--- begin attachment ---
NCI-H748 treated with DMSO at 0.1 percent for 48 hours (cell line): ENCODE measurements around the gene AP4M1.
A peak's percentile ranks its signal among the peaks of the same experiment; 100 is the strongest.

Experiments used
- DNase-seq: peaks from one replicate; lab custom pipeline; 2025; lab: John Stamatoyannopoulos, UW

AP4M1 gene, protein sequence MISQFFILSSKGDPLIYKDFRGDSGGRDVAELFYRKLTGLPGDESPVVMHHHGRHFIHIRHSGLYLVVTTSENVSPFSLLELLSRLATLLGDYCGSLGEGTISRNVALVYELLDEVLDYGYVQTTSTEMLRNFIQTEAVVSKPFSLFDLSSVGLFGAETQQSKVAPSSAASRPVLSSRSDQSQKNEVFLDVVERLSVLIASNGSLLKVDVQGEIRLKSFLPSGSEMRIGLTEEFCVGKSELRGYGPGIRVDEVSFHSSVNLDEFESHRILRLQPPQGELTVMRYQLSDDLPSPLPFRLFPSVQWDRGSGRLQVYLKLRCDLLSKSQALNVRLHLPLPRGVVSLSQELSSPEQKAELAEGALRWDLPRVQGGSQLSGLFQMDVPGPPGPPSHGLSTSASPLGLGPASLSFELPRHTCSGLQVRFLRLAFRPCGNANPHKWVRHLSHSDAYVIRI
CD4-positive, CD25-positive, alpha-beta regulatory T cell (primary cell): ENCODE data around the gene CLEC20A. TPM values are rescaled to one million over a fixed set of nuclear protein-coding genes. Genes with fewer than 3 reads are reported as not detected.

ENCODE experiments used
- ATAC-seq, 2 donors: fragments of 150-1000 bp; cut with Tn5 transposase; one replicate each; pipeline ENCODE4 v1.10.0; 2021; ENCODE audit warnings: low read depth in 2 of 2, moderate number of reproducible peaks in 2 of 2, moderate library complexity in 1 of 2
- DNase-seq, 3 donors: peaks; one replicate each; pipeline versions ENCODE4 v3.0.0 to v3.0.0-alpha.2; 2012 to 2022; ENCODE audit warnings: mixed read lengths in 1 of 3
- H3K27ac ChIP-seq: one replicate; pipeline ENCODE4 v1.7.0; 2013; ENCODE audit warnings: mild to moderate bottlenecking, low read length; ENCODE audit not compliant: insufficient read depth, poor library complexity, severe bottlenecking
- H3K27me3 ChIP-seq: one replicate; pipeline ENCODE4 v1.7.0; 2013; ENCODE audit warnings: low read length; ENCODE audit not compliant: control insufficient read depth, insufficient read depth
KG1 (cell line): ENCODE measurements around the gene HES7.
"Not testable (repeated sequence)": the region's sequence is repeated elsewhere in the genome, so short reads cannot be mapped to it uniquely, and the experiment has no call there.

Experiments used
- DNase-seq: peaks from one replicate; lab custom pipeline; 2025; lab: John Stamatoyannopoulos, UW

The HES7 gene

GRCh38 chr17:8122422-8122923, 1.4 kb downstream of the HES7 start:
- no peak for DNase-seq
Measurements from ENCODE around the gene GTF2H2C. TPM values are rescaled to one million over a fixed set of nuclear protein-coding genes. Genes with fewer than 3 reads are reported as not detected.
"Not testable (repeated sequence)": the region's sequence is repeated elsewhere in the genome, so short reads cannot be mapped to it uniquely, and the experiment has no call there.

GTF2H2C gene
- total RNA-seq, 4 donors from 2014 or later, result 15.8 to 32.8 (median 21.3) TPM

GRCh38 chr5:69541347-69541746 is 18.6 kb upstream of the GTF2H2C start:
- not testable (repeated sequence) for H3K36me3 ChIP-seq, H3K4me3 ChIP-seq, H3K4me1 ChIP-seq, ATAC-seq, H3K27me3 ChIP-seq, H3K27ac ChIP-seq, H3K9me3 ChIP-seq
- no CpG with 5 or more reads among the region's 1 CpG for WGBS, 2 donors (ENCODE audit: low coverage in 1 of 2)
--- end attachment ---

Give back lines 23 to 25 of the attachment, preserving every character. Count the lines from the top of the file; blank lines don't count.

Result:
GRCh38 chr5:69541347-69541746 is 18.6 kb upstream of the GTF2H2C start:
- not testable (repeated sequence) for H3K36me3 ChIP-seq, H3K4me3 ChIP-seq, H3K4me1 ChIP-seq, ATAC-seq, H3K27me3 ChIP-seq, H3K27ac ChIP-seq, H3K9me3 ChIP-seq
- no CpG with 5 or more reads among the region's 1 CpG for WGBS, 2 donors (ENCODE audit: low coverage in 1 of 2)